Graphic Design Assistance

The CSUSB Anthropology Museum is in the final stages of preparing a unique and innovative exhibition that highlights Inland Empire community members' memories of childhood -- fifty participants have provided an object of sentimental value along with their memories of that object and their reflections on becoming who they are today as influenced by childhood experiences.

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Published in Artists

SHARE YOUR STORY! The Anthropology Museum at Cal State San Bernardino is preparing an exhibition that will highlight everyday stories of childhood, and YOU are invited to contribute.

The exhibition will feature objects that community members have saved from their youth – personal mementos that have sentimental value and help to tell stories of whimsy, change, tragedy, triumph, and personal growth. Your object and story will be woven together with others’ to collectively consider what memory is, the process of remembering, and why “things” hold a special place in our hearts.

Participant Criteria: Participants must be connected to San Bernardino County or the broader Inland Empire -- as past or present students, employees, residents, etc.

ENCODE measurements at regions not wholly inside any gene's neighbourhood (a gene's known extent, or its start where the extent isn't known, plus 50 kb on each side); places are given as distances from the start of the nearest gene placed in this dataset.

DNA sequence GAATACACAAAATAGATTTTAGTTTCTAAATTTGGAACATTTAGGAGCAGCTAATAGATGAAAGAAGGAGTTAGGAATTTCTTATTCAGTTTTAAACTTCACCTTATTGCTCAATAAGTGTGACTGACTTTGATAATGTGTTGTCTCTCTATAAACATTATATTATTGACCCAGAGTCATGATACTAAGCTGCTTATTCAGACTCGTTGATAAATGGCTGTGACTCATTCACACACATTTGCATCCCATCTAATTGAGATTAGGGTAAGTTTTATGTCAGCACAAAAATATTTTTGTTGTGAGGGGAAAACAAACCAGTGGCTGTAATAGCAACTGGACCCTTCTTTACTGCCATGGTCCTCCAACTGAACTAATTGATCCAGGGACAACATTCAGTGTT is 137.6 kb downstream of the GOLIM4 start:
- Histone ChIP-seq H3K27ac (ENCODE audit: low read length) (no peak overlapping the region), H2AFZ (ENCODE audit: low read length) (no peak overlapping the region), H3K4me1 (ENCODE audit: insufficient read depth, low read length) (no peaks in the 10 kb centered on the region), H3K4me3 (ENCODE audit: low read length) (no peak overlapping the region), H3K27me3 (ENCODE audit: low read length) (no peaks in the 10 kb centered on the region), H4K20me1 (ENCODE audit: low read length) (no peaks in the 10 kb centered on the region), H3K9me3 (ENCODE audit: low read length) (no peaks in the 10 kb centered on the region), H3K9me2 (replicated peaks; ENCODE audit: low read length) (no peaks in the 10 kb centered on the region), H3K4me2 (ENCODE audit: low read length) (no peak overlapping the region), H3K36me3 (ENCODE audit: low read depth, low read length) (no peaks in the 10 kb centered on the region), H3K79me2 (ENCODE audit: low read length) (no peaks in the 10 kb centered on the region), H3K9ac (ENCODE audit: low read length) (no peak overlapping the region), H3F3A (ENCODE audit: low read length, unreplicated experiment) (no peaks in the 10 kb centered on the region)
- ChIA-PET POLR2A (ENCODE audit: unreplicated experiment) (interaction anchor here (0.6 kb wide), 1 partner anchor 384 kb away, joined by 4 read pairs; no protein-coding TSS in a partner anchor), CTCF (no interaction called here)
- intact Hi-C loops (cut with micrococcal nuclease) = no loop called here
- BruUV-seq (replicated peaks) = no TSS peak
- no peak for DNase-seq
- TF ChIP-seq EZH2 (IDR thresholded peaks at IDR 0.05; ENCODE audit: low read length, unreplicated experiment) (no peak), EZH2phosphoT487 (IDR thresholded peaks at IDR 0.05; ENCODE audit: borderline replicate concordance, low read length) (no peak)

Requirements of Participation:

  • An interview about one object saved from childhood that has sentimental value to you
  • Your interview can take place at the university, over the phone, or via email
  • We also ask that you lend your object to us for display in the Museum, along with your story
  • Your treasure will be kept secure, handled to Museum standards, and insured while in our care (approximately March 2016-April 2017)
  • You will have the chance to preview your story before it is displayed, and you will be invited to attend the exhibition opening

Sample Interview Questions

  • In selecting an object for your interview, we ask that you review these questions to ensure that your story matches the needs of the present project:
  • What is the object that you have selected to share with us?
  • Can you describe the object you’ve chosen? (what it is, its provenience, when and how you acquired it, and what sort of role or roles it had in your childhood)
  • Does this object remind you of anyone? Please describe the person, your relationship to the person, and why he or she is important to you.
  • Can you share a few child memories you have about this item? 
  • Does it remind you of any particular moments in your childhood? (what happened and who was there)
  • Are there any identifying marks on the object that came through use or wear that you can tell us about?